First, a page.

Antimicrobial Resistance

Zimbabwe Faces the Challenge of Antimicrobial Resistance Head-On with Support from FAO and Fleming Fund


On 21st July in Harare, the Food and Agriculture Organisation of the United Nations (FAO) launched a project for engaging the food and agriculture sectors in Zimbabwe to combat Antimicrobial resistance (AMR) with support from UK Government’s Fleming Fund. Zimbabwe is moving ahead in the fight against dangerous microbes by developing an AMR National Action Plan (NAP) that integrates solutions for human health, animal health and the environment – an approach known as “One Health” – as part of the Global Action Plan (GAP) on AMR.

Antimicrobial resistance, or AMR, is a growing threat where the substances (“antimicrobials”) used to kill or neutralize pathogens lose their effectiveness because these pathogens have become immune. Antimicrobials span a wide range of treatments to control bacteria, viruses, parasites and fungi and play a major role in agriculture and food safety, as well as in human and animal health.

Every year 700,000 people die because of AMR, this number will continue to rise in tandem with food production losses leading to food insecurity without global action.

“Zimbabwe has taken great strides in the fight against antimicrobial resistance ever since the 68th World Health Assembly meeting in 2015,” said Dr Sydney Makarawo, Principal Director, Curative Services at the Ministry of Health and Child Care. “As a Nation, we are looking forward to the implementation of our National Action Plan.”

“FAO is working alongside the World Health Organization (WHO), World Organisation for Animal Health (OIE) and other partners across sectors to support Zimbabwe in assessing and strengthening its response to AMR,” said Dr David Chimimba Phiri, FAO Representative and Sub Regional Coordinator for Southern Africa.

“With the backing of Fleming Fund, FAO’s Southern Africa and Zimbabwe arms are now implementing a plan to engage the food and agriculture sectors to assess and strengthen regulatory frameworks, improve laboratory capacities for surveillance of AMR and tracking of antimicrobial residues, and to help implement good practices for appropriate use of existing antimicrobials to help protect their effectiveness for when they are most urgently needed,” said Patrick Otto, Livestock Development Officer for FAO’s Subregional Office for Southern Africa.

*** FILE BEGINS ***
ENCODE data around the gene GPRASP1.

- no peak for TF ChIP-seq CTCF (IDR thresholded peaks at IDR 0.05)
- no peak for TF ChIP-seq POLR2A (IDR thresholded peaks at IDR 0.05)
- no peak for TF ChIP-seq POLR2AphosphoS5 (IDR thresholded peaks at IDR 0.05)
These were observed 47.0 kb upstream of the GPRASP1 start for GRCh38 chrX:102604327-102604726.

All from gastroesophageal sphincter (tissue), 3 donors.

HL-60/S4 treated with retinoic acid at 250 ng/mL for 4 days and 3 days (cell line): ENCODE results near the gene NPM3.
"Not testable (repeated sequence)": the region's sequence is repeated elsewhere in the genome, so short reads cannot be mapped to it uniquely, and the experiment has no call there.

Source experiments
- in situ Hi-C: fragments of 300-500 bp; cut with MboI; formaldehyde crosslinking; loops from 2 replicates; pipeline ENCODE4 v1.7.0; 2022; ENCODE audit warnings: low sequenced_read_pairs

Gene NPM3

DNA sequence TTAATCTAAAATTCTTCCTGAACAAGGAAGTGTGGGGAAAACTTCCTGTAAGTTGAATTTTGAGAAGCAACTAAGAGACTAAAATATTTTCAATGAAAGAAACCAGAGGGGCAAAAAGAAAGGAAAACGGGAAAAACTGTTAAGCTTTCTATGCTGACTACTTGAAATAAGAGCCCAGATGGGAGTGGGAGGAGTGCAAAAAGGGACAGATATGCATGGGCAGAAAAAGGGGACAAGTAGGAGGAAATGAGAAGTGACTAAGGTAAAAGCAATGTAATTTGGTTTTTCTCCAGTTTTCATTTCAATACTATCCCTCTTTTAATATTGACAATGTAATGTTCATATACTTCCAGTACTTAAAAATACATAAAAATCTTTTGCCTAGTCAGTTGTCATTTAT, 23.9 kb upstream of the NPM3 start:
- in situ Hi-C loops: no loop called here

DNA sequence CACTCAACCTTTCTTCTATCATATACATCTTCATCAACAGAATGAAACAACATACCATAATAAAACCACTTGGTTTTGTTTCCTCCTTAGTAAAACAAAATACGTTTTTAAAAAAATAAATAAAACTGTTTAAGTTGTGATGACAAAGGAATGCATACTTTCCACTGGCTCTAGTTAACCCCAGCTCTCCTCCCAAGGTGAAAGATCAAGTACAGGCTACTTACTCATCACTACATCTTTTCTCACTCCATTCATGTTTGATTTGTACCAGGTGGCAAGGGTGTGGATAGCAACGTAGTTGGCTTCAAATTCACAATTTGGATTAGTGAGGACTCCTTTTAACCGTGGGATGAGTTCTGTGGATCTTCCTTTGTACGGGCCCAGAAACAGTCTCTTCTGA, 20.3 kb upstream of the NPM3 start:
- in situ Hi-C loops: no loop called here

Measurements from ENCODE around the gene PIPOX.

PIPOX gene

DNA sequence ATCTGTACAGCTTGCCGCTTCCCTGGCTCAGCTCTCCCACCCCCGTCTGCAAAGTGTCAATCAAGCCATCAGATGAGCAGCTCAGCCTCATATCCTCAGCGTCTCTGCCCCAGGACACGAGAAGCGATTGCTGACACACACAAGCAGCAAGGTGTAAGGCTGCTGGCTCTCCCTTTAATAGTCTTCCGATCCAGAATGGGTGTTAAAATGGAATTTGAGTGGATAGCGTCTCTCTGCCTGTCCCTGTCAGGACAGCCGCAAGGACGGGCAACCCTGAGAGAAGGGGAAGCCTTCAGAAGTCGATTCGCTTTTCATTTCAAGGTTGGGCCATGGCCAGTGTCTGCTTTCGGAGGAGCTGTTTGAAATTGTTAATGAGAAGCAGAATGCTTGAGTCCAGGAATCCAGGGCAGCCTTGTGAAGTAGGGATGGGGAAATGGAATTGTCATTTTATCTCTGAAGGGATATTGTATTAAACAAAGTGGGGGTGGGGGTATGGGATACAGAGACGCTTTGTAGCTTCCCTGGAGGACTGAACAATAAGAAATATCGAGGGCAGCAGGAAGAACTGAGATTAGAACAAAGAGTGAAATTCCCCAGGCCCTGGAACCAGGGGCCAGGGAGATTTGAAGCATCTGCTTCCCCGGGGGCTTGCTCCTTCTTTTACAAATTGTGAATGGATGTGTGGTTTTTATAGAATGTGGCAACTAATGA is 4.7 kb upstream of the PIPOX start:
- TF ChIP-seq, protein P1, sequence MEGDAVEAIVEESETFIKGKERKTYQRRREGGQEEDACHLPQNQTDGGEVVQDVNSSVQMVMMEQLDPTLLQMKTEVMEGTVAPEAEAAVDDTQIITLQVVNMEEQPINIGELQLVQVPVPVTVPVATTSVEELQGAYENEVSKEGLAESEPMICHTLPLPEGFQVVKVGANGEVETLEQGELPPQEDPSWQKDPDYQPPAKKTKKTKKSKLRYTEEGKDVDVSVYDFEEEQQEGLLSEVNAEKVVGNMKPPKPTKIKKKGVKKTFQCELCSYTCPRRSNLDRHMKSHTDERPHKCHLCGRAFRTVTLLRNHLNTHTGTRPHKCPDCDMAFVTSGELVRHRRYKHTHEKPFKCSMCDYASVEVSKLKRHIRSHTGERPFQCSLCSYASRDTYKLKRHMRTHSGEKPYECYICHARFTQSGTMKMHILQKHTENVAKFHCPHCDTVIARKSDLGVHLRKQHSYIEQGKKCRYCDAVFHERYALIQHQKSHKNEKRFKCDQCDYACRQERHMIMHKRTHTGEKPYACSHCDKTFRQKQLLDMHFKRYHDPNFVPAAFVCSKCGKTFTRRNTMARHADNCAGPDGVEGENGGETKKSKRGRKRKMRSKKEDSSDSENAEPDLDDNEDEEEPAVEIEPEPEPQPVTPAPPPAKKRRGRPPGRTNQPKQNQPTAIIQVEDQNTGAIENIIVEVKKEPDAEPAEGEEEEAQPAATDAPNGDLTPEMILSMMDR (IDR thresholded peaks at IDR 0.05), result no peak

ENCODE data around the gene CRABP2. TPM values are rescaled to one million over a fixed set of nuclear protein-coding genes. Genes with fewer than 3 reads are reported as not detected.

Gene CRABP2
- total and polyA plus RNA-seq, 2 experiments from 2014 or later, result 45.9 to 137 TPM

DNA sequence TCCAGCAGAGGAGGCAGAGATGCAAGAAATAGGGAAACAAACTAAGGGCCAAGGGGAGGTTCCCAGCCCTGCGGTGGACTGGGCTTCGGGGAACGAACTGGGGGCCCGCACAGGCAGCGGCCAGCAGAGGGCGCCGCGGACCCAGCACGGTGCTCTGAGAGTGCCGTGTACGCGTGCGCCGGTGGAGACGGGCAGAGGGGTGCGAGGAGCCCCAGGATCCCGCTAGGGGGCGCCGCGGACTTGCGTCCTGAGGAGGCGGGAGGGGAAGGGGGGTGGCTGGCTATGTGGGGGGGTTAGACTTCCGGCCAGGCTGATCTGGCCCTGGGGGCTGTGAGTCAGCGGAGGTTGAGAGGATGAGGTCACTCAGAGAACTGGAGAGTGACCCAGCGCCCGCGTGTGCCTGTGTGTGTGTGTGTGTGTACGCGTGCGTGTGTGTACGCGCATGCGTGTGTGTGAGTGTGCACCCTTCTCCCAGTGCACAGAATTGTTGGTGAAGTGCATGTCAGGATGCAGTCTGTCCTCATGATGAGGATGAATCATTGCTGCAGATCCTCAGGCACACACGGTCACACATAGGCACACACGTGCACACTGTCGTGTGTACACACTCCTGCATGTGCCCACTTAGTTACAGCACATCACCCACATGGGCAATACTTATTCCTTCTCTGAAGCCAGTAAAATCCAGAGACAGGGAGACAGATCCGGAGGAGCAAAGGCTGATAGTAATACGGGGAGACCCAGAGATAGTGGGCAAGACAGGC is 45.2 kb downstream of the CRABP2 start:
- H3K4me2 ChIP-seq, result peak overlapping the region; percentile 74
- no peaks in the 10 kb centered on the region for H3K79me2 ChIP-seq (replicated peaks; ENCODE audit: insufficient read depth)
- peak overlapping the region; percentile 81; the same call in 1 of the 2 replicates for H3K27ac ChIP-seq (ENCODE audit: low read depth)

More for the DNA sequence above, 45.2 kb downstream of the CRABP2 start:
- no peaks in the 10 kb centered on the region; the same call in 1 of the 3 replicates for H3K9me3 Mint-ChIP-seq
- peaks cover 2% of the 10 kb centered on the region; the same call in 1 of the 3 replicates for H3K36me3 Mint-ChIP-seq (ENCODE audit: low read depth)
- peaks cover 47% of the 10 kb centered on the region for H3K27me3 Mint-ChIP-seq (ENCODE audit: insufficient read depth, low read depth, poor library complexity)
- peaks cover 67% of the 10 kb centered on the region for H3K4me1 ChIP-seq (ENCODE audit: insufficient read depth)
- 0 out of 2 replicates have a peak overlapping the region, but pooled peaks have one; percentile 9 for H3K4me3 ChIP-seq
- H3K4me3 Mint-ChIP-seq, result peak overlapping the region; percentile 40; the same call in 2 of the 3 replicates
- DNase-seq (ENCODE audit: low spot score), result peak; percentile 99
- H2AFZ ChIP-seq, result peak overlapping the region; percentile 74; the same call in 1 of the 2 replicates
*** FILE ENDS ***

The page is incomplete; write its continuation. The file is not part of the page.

Dr. Pious Makaya, Deputy Director of Veterinary Services, emphasized that the national strategy would need to address how to guide antimicrobial treatments for animals more effectively, saying, “Control of veterinary medicines will need to be increased and simultaneously strengthened without limiting access to animal keepers”.

Mr. Abraham Zivayi Matiza, Deputy Director at the Ministry of Environment, Water and Climate commented that, “Monitoring and surveillance for AMR needs to be mainstreamed within the national strategy to scale down the emergence of AMR. It is important to work together and collaborate in areas such as the assessment of laboratories, which the Ministry of Environment has initiated through the Environmental Management Agency of Zimbabwe.”

“Antimicrobial resistance is putting the gains of the Millennium Development Goals at risk and endangers achievement of the Sustainable Development Goals,” added Dr Stanley Midzi, Health Systems Strengthening & Policies Advisor, who spoke on behalf of the WHO Representative to Zimbabwe, Dr. David Ojut Okello. “Antimicrobial resistant-microbes are found in people, animals, food, and the environment – in water, soil and air. They can spread between people and animals, and from person to person. Poor infection control, inadequate sanitary conditions and inappropriate food-handling encourage the spread of antimicrobial resistance. It is the duty of all of us to come together and fight this scourge.”

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